18. 18. TreatmentsT3 (20 schools) 1. Payment to students based on individualperformance and on performance of classmates. 2. Payment to mathematics teachers based onperformance of students in their classes and of studentsin all other mathematics classes. 3. Payment to non-mathematics teachers based onperformance of students in all mathematics classes. 4. Payment to principals and other administratorsbased on performance of students in all mathematicsclasses.
  19. 19. RandomizationSchool-based block randomization design.Nine blocks characterized by school size and graduationrates prior to the initiation of the program.Within each block, schools are allocated randomly to thethree treatment groups and the control group.
  20. 20. ENLACE scores are reported both standardized (mean=500, sd=100) andin four categories.National figures include students who never attended high school.
  21. 21. ALI TestsThe tests are based on the standardized curriculum foreach grade and were produced especially for this projectby a Mexican educational testing service (CENEVAL).
  22. 22. ALI TestsThe tests are based on the standardized curriculum foreach grade and were produced especially for this projectby a Mexican educational testing service (CENEVAL).Grade 10: Algebra, Geometry and Trigonometry (classhours - 4hrs/wk) – 2.5 hour ALI examination
  23. 23. ALI TestsThe tests are based on the standardized curriculum foreach grade and were produced especially for this projectby a Mexican educational testing service (CENEVAL).Grade 10: Algebra, Geometry and Trigonometry (classhours - 4hrs/wk) – 2.5 hour ALI examinationGrade 11: Analytical Geometry, Calculus (class hours -4hrs/wk) – 2.5 hour ALI examination
  24. 24. ALI TestsThe tests are based on the standardized curriculum foreach grade and were produced especially for this projectby a Mexican educational testing service (CENEVAL).Grade 10: Algebra, Geometry and Trigonometry (classhours - 4hrs/wk) – 2.5 hour ALI examinationGrade 11: Analytical Geometry, Calculus (class hours -4hrs/wk) – 2.5 hour ALI examinationGrade 12: Probability and Statistics, Applied Statistics(class hours - 5hrs/wk) – 2.5 hour examination on 12thgrade material, 1.25 hours each on 10th and 11th gradematerial.
  25. 25. Incentive Schedules : Teachers (T2, T3)
  26. 26. Incentive SchedulesIncentive schedules are based on the categorical scoreson an initial test (grades 10 and 11) and on the end-of-year ALI test (grades 10,11,12).
  27. 27. Incentive SchedulesIncentive schedules are based on the categorical scoreson an initial test (grades 10 and 11) and on the end-of-year ALI test (grades 10,11,12). The initial test score for the tenth grade is the national 9th year mathematics ENLACE (curriculum- based test).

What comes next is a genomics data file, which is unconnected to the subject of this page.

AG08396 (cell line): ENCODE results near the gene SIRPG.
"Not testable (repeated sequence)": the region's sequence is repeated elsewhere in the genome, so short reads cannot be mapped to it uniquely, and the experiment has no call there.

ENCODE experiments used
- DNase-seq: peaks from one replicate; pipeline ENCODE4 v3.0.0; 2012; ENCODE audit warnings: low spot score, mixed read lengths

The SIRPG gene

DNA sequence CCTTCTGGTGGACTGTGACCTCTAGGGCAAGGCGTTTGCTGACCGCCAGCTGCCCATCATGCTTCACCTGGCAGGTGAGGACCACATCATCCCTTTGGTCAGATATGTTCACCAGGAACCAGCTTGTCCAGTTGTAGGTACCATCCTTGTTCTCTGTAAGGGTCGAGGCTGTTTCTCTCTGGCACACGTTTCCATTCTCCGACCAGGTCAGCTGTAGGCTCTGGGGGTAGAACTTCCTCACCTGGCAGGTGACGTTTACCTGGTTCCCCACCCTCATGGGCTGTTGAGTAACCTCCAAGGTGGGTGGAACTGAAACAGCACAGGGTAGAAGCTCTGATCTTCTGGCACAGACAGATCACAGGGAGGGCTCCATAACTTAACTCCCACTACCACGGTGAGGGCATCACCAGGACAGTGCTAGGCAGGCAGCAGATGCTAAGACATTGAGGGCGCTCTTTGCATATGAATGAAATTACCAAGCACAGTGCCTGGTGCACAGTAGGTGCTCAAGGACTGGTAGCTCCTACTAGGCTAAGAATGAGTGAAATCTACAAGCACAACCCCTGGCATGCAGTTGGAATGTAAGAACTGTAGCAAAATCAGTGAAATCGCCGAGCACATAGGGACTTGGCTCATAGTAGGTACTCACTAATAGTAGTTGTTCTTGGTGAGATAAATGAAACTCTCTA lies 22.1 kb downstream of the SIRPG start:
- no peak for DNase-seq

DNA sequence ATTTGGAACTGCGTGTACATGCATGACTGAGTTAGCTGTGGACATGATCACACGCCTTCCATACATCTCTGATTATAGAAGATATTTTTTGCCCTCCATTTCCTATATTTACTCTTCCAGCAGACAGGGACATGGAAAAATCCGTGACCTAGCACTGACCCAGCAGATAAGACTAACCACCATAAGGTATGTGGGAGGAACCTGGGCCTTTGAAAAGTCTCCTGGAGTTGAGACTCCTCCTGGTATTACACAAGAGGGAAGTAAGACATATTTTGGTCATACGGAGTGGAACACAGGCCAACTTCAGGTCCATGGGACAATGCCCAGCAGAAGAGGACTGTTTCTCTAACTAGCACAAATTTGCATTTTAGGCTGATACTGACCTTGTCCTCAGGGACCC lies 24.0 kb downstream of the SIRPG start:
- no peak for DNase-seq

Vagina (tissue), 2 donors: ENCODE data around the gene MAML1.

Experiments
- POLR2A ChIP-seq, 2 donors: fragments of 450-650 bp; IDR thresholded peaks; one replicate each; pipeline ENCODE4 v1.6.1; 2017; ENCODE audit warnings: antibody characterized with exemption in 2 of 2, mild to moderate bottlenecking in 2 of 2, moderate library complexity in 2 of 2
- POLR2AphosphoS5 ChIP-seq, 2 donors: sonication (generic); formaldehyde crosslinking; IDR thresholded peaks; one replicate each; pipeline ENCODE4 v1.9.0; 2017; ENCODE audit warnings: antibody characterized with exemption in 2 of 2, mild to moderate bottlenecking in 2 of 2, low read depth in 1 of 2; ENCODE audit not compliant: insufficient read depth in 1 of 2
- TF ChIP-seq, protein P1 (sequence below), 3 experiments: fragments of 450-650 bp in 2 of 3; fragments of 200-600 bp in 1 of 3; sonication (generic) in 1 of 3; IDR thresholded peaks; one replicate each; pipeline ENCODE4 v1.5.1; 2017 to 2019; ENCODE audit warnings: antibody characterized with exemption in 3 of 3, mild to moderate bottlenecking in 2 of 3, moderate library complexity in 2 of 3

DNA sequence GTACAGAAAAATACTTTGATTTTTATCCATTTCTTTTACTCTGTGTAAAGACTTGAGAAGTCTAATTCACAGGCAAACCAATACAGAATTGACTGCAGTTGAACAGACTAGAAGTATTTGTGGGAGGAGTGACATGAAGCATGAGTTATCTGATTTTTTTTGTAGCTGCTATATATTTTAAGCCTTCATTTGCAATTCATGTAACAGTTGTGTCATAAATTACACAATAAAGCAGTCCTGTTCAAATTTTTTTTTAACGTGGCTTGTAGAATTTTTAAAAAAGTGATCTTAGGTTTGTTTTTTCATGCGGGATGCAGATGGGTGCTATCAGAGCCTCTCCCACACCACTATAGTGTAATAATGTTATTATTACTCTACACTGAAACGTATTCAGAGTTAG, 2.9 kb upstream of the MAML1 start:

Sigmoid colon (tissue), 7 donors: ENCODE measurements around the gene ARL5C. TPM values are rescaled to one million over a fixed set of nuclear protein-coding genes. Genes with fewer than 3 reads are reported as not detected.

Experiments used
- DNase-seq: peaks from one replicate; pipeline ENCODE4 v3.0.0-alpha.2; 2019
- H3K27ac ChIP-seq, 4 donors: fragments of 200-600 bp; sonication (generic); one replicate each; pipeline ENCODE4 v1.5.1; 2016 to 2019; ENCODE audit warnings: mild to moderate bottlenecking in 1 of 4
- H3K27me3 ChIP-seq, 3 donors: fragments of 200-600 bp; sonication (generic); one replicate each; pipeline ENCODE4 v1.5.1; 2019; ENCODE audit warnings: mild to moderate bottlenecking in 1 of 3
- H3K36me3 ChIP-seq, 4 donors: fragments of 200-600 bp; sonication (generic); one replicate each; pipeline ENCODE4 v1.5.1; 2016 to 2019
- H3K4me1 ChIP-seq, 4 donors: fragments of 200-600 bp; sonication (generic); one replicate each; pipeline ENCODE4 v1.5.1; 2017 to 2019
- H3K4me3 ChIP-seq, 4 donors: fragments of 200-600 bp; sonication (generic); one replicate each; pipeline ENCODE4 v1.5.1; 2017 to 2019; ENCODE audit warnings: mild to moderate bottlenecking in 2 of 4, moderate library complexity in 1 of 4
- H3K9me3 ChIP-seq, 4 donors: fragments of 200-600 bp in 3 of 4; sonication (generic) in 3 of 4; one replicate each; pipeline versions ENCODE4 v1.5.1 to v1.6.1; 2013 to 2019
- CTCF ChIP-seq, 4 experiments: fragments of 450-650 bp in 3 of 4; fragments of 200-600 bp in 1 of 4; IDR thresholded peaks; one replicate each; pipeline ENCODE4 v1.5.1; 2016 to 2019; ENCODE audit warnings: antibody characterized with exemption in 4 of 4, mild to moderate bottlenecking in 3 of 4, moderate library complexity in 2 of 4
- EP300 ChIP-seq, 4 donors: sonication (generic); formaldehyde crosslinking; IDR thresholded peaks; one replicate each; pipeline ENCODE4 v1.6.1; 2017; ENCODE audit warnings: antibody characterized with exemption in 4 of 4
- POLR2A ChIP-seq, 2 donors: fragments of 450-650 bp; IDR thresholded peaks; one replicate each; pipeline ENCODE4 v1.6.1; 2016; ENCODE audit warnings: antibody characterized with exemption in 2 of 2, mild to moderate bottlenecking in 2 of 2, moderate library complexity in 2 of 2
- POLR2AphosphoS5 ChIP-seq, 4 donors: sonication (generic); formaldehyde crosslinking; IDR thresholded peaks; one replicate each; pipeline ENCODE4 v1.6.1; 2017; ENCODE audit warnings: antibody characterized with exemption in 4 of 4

28. 28. Incentive SchedulesIncentive schedules are based on the categorical scoreson an initial test (grades 10 and 11) and on the end-of-year ALI test (grades 10,11,12). The initial test score for the tenth grade is the national 9th year mathematics ENLACE (curriculum- based test). The initial test score for the eleventh grade is the 10th grade ALI curriculum test (except in first year – 9th grade ENLACE).
  29. 29. Incentive SchedulesThe 10th grade test score cutoffs mimic the controlgroup’s distribution of categorical scores on the 9th grademathematics ENLACE.
  30. 30. Incentive SchedulesThe 10th grade test score cutoffs mimic the controlgroup’s distribution of categorical scores on the 9th grademathematics ENLACE.The 11th grade test score cutoffs mimic the controlgroup’s distribution on the 9th grade ENLACE in year 1and on the 10th grade ALI test in years 2 and 3.
  31. 31. Incentive SchedulesThe 10th grade test score cutoffs mimic the controlgroup’s distribution of categorical scores on the 9th grademathematics ENLACE.The 11th grade test score cutoffs mimic the controlgroup’s distribution on the 9th grade ENLACE in year 1and on the 10th grade ALI test in years 2 and 3.The 12th grade test score cutoffs mimic the controlgroup’s distribution on the 12th grade mathematicsENLACE.
  32. 32. Incentive Schedules: Students (T1, T3)
  33. 33. Incentive Schedules: Students (T1, T3)
  34. 34. Incentive Schedules : Students (T1, T3)
  35. 35. Incentive Schedules : Students (T1, T3)
  36. 36. Incentive Schedules : Students (T1, T3)
  37. 37. Incentive Schedules : Students (T1, T3)
  38. 38. Incentive Schedules : Teachers (T2, T3)
  39. 39. Incentive Schedules : Teachers (T2, T3)
  40. 40. Incentive Schedules : Teachers (T2, T3)
  41. 41. Incentive Schedules: Performance of Others (T3)In addition to the incentives based on own performance, Students receive an additional payment of one percent of the total amount received by all of the students in their class.
  42. 42. Incentive Schedules: Performance of Others (T3)In addition to the incentives based on own performance, Students receive an additional payment of one percent of the total amount received by all of the students in their class. FTE mathematics teachers receives an additional payment of 25 percent of the average (FTE) amount earned by the other mathematics teachers.